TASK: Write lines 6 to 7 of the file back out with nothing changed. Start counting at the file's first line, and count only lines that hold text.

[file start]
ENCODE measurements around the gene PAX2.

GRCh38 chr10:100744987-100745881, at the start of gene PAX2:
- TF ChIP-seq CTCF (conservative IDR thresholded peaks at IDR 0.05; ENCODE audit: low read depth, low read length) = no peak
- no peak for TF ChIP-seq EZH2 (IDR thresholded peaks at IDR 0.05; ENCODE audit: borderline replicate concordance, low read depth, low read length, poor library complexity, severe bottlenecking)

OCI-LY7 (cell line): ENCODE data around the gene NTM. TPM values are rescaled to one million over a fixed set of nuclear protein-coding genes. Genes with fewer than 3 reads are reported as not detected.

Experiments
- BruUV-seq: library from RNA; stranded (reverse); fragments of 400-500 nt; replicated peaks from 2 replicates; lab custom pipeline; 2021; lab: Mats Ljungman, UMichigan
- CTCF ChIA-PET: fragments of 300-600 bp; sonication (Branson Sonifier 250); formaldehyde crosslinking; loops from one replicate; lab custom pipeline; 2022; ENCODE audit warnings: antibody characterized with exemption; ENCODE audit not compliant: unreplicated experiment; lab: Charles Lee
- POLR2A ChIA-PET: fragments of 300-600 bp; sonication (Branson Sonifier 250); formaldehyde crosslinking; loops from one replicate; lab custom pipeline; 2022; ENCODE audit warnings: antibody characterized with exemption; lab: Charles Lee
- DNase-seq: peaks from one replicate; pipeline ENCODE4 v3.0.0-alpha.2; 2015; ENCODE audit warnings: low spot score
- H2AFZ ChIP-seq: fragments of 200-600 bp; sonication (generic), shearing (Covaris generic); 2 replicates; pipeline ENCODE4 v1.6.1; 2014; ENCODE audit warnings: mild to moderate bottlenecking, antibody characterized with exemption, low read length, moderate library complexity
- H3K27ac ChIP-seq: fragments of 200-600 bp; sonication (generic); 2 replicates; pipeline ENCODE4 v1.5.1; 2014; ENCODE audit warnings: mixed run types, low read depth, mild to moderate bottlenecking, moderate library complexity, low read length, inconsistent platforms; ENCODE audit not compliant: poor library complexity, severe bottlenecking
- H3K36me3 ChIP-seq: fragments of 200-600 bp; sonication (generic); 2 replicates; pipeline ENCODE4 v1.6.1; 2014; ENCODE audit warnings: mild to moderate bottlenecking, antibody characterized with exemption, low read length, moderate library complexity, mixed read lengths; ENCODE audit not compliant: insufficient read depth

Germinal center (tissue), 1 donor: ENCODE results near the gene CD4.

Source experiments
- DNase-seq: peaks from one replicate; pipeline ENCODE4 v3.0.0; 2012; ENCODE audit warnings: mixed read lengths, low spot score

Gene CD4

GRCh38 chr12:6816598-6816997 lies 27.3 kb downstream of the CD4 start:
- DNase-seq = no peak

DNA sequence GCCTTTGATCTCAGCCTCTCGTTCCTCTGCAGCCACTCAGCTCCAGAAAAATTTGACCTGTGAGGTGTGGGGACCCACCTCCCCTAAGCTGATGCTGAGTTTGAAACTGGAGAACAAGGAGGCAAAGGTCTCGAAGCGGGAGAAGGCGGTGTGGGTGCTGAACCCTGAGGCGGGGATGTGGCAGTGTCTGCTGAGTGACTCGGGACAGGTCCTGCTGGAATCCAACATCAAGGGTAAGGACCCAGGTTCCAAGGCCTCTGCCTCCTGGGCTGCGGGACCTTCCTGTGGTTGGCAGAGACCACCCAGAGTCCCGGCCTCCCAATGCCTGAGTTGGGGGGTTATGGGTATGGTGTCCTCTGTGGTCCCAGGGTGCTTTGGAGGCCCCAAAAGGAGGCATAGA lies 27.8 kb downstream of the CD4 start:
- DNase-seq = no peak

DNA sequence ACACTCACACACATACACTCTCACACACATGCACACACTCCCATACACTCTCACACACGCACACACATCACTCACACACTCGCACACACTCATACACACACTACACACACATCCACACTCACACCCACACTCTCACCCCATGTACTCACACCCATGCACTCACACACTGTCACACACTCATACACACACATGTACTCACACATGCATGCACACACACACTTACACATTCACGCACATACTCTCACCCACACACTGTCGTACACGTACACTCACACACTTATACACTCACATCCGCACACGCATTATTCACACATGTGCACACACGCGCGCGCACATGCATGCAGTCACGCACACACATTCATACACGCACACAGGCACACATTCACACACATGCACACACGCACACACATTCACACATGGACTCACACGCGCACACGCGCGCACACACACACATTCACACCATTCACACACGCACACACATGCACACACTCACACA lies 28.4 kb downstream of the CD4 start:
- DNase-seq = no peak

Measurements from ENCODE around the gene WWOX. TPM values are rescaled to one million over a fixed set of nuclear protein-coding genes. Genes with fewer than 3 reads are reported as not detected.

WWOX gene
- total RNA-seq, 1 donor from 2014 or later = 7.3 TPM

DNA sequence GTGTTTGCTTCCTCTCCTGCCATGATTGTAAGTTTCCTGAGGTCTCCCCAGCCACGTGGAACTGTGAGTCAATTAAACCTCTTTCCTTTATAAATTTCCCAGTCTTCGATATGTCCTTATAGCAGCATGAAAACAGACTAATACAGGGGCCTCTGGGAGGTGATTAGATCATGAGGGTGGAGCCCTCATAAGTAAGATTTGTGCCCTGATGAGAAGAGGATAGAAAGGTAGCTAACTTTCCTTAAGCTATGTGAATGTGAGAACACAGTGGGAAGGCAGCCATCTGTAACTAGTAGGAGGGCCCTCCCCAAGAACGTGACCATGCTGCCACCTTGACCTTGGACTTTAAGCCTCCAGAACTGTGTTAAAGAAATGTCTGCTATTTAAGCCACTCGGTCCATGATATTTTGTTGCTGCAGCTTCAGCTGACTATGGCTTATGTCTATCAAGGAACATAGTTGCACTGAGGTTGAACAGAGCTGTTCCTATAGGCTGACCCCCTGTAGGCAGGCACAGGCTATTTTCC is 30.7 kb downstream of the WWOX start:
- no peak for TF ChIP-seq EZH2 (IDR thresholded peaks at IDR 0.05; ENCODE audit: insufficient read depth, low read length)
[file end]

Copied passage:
Experiments
- BruUV-seq: library from RNA; stranded (reverse); fragments of 400-500 nt; replicated peaks from 2 replicates; lab custom pipeline; 2021; lab: Mats Ljungman, UMichigan